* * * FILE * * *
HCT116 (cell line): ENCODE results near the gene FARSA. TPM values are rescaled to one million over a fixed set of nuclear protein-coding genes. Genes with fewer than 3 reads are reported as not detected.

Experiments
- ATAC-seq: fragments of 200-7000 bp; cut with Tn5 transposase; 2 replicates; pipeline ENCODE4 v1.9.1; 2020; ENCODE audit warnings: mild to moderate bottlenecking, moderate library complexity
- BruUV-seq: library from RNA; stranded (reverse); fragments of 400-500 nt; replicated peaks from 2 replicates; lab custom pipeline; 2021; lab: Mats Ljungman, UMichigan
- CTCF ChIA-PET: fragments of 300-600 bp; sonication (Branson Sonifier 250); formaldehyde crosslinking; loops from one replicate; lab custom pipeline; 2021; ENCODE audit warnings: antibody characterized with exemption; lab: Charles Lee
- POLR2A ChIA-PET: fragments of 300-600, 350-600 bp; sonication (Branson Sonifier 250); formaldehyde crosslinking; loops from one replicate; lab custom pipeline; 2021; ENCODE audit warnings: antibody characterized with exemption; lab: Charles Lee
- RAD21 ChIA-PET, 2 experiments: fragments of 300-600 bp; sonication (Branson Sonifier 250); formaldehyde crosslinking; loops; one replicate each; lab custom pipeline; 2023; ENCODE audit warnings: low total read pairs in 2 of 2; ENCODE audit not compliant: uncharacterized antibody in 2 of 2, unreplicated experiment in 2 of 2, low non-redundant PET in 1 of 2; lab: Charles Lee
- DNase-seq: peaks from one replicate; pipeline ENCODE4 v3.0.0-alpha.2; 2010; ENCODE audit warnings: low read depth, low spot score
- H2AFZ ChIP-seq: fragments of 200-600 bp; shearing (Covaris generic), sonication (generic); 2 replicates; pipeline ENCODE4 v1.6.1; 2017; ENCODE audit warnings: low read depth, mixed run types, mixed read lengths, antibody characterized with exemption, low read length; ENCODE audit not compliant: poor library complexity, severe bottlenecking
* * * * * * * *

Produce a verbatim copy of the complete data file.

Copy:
HCT116 (cell line): ENCODE results near the gene FARSA. TPM values are rescaled to one million over a fixed set of nuclear protein-coding genes. Genes with fewer than 3 reads are reported as not detected.

Experiments
- ATAC-seq: fragments of 200-7000 bp; cut with Tn5 transposase; 2 replicates; pipeline ENCODE4 v1.9.1; 2020; ENCODE audit warnings: mild to moderate bottlenecking, moderate library complexity
- BruUV-seq: library from RNA; stranded (reverse); fragments of 400-500 nt; replicated peaks from 2 replicates; lab custom pipeline; 2021; lab: Mats Ljungman, UMichigan
- CTCF ChIA-PET: fragments of 300-600 bp; sonication (Branson Sonifier 250); formaldehyde crosslinking; loops from one replicate; lab custom pipeline; 2021; ENCODE audit warnings: antibody characterized with exemption; lab: Charles Lee
- POLR2A ChIA-PET: fragments of 300-600, 350-600 bp; sonication (Branson Sonifier 250); formaldehyde crosslinking; loops from one replicate; lab custom pipeline; 2021; ENCODE audit warnings: antibody characterized with exemption; lab: Charles Lee
- RAD21 ChIA-PET, 2 experiments: fragments of 300-600 bp; sonication (Branson Sonifier 250); formaldehyde crosslinking; loops; one replicate each; lab custom pipeline; 2023; ENCODE audit warnings: low total read pairs in 2 of 2; ENCODE audit not compliant: uncharacterized antibody in 2 of 2, unreplicated experiment in 2 of 2, low non-redundant PET in 1 of 2; lab: Charles Lee
- DNase-seq: peaks from one replicate; pipeline ENCODE4 v3.0.0-alpha.2; 2010; ENCODE audit warnings: low read depth, low spot score
- H2AFZ ChIP-seq: fragments of 200-600 bp; shearing (Covaris generic), sonication (generic); 2 replicates; pipeline ENCODE4 v1.6.1; 2017; ENCODE audit warnings: low read depth, mixed run types, mixed read lengths, antibody characterized with exemption, low read length; ENCODE audit not compliant: poor library complexity, severe bottlenecking